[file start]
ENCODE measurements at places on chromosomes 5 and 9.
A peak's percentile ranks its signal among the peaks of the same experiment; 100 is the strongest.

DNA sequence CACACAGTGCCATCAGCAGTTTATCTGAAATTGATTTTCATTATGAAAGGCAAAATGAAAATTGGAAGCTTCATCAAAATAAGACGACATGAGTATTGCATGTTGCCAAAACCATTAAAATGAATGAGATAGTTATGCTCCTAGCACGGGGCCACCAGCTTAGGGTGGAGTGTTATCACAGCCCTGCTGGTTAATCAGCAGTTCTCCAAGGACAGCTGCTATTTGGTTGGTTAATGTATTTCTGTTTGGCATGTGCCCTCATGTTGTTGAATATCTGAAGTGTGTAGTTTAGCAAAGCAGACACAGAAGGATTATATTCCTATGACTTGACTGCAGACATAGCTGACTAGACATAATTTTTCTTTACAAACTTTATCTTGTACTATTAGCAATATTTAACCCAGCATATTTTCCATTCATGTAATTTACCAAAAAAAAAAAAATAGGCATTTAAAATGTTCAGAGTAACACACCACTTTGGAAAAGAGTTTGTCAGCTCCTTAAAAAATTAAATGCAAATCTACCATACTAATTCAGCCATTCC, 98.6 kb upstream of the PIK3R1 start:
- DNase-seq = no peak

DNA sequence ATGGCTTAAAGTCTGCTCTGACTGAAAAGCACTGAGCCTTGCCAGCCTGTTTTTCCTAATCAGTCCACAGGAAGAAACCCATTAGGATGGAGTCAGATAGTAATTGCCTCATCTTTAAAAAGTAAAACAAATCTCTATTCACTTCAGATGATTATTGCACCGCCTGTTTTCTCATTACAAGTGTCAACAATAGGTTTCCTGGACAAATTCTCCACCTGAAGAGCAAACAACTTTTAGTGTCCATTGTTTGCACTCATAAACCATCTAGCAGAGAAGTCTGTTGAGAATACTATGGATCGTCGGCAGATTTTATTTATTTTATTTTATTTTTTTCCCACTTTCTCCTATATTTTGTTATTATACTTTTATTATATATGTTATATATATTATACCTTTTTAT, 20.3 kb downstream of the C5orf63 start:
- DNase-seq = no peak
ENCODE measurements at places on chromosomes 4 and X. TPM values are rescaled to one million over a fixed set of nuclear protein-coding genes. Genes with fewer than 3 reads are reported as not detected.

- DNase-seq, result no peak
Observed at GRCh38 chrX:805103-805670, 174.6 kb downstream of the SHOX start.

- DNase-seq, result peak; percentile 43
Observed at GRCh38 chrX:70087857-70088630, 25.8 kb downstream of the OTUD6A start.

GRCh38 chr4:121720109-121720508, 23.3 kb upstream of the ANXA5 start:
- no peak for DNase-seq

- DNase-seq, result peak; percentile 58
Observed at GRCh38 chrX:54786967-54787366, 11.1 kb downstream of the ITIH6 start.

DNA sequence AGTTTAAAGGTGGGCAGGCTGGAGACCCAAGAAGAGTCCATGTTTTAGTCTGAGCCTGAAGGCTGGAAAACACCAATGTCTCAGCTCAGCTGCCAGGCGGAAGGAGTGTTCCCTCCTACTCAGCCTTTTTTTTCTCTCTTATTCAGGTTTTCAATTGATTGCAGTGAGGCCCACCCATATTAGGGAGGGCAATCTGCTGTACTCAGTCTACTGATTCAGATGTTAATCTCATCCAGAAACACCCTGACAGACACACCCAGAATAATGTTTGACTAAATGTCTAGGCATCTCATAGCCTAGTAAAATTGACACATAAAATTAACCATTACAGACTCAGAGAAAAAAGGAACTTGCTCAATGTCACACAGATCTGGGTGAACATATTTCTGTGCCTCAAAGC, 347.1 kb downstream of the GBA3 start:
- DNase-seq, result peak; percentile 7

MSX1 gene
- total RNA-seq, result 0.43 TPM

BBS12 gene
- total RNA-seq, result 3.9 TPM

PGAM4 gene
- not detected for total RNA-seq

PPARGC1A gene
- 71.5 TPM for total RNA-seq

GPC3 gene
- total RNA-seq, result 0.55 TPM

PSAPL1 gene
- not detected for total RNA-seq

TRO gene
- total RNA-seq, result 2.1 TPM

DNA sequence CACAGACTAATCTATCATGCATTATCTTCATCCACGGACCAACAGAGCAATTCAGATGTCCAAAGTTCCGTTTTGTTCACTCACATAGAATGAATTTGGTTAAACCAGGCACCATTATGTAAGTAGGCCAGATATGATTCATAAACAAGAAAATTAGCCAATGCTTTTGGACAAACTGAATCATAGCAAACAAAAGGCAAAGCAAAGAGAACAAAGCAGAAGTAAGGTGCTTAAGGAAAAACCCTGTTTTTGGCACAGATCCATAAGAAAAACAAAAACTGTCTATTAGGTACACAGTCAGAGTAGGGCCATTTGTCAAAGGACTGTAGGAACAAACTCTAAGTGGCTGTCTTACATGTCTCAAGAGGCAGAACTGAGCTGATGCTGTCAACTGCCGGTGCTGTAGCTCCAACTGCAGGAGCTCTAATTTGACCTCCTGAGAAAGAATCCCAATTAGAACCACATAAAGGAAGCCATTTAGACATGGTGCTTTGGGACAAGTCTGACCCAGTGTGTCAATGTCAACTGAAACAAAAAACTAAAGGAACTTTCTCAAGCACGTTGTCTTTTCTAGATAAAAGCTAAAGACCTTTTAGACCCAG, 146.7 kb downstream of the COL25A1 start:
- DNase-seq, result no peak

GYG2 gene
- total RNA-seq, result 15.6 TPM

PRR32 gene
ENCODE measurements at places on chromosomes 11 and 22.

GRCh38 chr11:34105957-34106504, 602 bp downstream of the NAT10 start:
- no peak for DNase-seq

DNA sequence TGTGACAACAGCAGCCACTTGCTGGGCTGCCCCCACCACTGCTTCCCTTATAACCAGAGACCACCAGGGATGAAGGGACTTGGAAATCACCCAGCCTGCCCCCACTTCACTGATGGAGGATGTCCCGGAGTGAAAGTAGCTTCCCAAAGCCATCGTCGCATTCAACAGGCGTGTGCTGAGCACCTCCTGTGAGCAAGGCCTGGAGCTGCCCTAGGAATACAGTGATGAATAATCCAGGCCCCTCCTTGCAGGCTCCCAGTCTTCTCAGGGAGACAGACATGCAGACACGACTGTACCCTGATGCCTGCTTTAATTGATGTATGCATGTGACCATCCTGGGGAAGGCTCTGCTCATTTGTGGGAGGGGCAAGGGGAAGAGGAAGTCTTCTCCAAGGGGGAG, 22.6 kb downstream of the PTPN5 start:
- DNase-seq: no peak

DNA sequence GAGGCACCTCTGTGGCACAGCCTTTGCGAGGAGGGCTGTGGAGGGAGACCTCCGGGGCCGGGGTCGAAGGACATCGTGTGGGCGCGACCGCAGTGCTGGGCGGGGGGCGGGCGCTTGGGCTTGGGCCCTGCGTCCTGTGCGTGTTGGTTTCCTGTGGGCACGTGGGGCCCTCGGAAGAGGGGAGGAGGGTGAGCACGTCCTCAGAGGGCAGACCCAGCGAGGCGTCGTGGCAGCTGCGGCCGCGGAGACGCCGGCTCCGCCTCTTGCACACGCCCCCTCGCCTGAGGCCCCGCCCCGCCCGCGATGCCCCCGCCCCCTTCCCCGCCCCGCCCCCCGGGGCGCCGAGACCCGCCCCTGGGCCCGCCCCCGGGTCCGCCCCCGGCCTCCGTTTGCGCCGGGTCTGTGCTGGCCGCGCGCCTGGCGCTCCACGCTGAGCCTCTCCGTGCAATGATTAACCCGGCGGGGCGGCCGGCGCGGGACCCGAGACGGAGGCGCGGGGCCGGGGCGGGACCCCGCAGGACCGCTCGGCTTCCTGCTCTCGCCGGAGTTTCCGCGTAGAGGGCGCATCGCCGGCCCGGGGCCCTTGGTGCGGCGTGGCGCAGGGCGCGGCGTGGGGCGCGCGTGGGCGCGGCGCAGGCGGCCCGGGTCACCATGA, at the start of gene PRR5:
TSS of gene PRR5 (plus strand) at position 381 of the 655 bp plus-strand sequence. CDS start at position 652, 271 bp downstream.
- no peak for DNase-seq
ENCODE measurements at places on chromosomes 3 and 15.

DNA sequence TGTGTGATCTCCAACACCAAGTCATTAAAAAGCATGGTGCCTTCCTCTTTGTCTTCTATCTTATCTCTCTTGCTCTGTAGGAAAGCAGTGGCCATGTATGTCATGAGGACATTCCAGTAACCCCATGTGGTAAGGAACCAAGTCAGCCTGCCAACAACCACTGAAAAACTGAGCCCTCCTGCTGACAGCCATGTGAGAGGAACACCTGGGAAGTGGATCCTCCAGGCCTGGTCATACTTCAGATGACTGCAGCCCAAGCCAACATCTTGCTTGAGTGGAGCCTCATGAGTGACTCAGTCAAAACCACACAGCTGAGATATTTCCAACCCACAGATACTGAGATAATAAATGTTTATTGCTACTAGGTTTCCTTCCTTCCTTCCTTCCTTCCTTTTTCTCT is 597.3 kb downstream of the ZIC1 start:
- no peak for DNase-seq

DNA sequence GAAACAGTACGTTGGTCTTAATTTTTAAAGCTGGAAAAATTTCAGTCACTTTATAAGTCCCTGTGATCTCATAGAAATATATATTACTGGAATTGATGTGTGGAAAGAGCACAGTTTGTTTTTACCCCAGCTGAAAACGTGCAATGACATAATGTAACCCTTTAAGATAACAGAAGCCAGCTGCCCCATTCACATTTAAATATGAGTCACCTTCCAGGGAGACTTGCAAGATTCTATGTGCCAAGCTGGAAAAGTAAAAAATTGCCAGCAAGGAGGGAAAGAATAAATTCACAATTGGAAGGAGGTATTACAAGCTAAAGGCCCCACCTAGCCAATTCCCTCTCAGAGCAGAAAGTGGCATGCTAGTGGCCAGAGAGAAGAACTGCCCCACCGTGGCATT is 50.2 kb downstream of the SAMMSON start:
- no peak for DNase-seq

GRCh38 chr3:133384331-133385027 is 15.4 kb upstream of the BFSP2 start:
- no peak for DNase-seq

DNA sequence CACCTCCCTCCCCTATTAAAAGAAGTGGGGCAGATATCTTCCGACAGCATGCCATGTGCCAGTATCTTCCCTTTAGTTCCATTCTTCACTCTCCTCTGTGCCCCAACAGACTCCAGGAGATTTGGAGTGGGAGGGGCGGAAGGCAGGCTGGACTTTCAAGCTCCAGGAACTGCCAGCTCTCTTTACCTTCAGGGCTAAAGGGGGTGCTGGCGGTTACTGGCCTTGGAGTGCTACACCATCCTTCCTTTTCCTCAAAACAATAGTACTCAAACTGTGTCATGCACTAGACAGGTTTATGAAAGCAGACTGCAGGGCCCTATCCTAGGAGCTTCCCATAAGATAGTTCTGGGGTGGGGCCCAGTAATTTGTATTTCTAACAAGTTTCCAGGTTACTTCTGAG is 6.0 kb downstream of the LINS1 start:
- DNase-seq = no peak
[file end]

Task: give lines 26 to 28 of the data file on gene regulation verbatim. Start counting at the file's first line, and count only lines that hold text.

GPC3 gene
- total RNA-seq, result 0.55 TPM

PSAPL1 gene